Here's the other iconic N.S. boat to be immortalized on a coin
The Cape Islander boat will be featured on a commemorative loonie in the spring
A type of boat designed in Nova Scotia that's become a ubiquitous sight at East Coast fishing ports over the past century will soon be found in the pockets of Canadians.
The new 2017 commemorative loonie, part of a design contest by the Royal Canadian Mint, will feature a Cape Islander boat among other Canadian icons and landmarks.
Featuring unmistakable high bows and an open workspace, the boat is believed to have originated in Clark's Harbour around 1905. A write-up on the boat can be found on the town's website as part of its local history section.
"Most people now are pretty familiar with the Cape Islander boat," said Leigh Stoddart, mayor of Clark's Harbour, a small community on Cape Sable Island off Nova Scotia's southwest coast.
Stoddart said the coin's designer, Wesley Klassen of St. Catharines, Ont., did a good job of capturing the boat's likeness.
"It's pretty accurate," said Stoddart. "I felt pretty good, pretty proud, because it's from my hometown."
Doing a story about the Cape Islander on the 2017 commemorative loonie. Found this in the CBC archives from 1957, about origin of the boat. <a href="https://t.co/Q0Qx9WZspS">pic.twitter.com/Q0Qx9WZspS</a>—@shainaluck
The coin, which is meant to celebrate Canada's 150th anniversary, also features another Nova Scotia icon: the lighthouse at Peggys Cove.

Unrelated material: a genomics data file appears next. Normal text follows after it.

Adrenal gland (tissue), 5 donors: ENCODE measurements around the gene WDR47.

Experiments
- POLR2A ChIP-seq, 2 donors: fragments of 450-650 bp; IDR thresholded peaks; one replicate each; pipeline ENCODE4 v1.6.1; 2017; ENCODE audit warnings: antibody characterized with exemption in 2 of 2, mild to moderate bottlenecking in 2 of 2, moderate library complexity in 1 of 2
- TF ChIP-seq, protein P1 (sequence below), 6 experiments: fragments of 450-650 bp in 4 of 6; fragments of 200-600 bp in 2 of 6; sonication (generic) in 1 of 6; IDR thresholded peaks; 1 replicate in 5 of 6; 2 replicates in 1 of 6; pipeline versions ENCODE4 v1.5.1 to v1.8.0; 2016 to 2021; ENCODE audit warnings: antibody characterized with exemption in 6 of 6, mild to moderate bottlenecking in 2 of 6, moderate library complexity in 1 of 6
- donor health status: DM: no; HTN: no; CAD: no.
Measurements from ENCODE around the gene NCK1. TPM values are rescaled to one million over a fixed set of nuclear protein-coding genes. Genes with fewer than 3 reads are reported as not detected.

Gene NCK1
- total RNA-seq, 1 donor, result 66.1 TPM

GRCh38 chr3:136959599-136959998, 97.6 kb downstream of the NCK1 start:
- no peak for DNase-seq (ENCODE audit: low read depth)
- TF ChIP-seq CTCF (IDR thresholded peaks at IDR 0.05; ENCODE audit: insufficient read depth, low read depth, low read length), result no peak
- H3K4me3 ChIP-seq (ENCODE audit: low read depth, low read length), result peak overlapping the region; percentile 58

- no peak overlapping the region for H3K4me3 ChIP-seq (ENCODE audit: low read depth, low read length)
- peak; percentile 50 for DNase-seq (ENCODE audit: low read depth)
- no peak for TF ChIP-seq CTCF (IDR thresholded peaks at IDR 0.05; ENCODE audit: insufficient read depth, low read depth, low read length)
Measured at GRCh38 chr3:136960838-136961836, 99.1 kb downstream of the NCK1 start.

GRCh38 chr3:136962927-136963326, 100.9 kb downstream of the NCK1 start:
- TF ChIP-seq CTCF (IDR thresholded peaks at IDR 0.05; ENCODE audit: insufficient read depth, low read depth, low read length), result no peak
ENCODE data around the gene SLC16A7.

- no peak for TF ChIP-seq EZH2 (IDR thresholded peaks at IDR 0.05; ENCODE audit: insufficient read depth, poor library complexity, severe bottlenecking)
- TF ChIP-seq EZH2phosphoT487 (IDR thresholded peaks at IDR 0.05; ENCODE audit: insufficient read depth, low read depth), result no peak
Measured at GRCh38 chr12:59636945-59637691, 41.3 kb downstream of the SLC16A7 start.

The design also includes Vancouver's Lions Gate Bridge, a prairie grain elevator, the CN Tower, and the Chateau Frontenac in Old Quebec.
"They're all icons of Canada," said Stoddart. "People immediately recognize Peggys Cove. So to have our boat in with that group of designs, it's quite something for us."
Inspired by cross-Canada trip
Klassen, 50, said his creation was inspired by childhood memories of a road trip across the country with his family.
"Seeing the fishing boats, camping, having our lobsters cooked on the roadside lobster stands with the big black open kettles — that's where I drew upon those ideas," he said.
Stoddart said he thinks having Clark's Harbour's famous export on the currency will bring greater exposure for the town of about 800.
"Where it originated right here in Clark's Harbour, yes, I think it will help us," he said.
Nova Scotia's most famous vessel — the Bluenose — has been featured on the Canadian dime since 1937. Every year tourists flock to see a replica of the schooner in its home port of Lunenburg.
A lasting tradition
Cape Islander boats continue to be favourites for fishermen, although they are now made of fibreglass, not wood.
"A lot of them are built here in Clark's Harbour," said Stoddart. "Right now we're on a boom. There's a backlog of about three years to get one built, actually."
Stoddart said the town will likely order a few of the commemorative loonies to give as gifts.
The coin is set to enter circulation in the spring.